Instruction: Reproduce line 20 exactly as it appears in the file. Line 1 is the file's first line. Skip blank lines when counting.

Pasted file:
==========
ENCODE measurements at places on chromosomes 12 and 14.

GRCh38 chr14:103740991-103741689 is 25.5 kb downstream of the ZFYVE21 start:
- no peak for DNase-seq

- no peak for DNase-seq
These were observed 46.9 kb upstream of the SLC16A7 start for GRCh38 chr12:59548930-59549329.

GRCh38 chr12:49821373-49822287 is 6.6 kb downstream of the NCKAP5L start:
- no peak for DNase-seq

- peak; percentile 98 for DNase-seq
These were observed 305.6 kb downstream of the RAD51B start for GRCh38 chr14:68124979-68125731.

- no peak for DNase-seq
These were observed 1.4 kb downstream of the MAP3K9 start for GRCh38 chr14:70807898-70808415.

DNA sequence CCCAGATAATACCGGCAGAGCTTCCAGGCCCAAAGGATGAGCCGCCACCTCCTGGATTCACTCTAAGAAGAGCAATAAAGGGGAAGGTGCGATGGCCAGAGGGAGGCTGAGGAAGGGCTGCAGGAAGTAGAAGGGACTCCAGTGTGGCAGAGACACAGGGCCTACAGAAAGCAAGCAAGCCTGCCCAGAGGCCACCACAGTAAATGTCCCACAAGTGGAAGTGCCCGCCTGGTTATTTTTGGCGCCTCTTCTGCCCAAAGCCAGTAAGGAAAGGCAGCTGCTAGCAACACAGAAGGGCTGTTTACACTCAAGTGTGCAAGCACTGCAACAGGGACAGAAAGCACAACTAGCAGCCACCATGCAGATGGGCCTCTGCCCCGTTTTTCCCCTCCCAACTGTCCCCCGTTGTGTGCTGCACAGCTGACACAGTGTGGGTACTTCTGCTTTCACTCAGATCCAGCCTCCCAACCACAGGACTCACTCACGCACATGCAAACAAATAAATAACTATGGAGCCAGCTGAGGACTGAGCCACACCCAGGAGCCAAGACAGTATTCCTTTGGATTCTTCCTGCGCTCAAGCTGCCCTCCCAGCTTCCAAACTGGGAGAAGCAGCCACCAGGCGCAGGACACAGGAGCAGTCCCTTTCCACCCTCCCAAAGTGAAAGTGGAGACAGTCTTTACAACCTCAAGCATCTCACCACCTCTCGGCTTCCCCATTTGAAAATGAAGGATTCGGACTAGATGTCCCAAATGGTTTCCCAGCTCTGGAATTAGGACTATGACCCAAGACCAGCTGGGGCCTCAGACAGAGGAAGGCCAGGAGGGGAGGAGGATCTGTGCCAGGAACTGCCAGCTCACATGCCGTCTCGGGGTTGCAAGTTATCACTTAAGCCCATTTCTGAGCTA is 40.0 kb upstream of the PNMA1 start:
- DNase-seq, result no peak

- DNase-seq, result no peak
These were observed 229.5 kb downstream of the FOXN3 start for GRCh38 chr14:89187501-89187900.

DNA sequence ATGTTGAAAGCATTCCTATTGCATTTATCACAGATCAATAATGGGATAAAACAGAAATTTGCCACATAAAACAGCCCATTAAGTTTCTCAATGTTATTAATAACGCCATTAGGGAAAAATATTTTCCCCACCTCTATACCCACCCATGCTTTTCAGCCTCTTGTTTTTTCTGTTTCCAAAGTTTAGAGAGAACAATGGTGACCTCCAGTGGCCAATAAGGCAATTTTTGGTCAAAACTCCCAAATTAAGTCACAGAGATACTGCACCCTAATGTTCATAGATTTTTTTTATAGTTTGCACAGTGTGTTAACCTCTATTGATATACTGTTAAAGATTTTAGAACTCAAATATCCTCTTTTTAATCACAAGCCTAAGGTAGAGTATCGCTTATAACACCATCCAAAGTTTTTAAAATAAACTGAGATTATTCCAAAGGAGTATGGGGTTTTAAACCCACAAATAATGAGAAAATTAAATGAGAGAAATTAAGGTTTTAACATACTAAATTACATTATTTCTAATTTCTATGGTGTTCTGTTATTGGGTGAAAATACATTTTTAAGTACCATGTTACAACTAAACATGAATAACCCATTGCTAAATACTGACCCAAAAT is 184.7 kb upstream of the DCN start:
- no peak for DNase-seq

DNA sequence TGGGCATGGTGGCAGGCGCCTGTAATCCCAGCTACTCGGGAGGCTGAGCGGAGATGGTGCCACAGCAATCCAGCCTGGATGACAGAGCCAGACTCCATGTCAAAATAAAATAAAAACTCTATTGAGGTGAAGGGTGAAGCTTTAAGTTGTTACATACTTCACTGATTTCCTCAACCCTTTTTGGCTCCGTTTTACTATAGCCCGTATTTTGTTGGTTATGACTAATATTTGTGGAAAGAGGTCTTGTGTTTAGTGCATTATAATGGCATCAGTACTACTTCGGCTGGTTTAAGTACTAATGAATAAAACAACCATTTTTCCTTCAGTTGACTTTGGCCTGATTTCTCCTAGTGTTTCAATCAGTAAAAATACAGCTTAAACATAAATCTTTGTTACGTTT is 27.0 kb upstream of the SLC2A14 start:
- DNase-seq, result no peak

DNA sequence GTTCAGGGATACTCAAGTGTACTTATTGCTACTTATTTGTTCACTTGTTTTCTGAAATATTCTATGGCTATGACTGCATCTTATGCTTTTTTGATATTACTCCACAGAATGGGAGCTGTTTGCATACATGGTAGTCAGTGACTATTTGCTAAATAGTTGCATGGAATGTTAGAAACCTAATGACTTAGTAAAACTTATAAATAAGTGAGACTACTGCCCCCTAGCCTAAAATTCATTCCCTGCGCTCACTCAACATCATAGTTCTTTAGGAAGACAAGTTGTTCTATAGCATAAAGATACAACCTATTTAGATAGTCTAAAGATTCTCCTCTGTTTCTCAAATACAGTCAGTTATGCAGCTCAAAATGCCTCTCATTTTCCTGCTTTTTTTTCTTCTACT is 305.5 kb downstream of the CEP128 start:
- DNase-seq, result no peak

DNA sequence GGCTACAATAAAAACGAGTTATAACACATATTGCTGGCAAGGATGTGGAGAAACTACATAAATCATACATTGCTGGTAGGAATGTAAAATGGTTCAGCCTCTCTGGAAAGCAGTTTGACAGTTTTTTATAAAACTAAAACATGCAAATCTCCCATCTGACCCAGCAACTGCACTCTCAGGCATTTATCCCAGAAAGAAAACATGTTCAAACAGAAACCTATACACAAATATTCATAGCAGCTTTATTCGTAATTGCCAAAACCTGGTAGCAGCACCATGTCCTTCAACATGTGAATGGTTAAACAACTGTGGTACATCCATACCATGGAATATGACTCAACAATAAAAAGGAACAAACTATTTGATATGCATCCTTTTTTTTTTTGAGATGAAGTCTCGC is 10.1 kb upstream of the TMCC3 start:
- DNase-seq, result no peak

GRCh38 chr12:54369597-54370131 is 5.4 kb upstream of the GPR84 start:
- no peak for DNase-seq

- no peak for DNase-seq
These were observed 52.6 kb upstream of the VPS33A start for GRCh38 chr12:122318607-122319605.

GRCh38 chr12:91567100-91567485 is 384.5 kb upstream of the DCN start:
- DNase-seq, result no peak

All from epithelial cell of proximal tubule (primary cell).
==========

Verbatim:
DNA sequence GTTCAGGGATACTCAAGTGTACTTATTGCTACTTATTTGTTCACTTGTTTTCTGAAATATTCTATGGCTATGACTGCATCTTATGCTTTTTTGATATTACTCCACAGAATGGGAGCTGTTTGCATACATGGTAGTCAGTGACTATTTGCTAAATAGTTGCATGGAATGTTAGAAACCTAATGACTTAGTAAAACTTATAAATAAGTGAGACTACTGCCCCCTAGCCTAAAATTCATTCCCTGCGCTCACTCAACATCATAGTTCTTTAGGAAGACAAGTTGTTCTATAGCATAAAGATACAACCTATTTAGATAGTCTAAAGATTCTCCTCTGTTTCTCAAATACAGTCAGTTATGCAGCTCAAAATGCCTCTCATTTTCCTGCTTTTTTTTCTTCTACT is 305.5 kb downstream of the CEP128 start: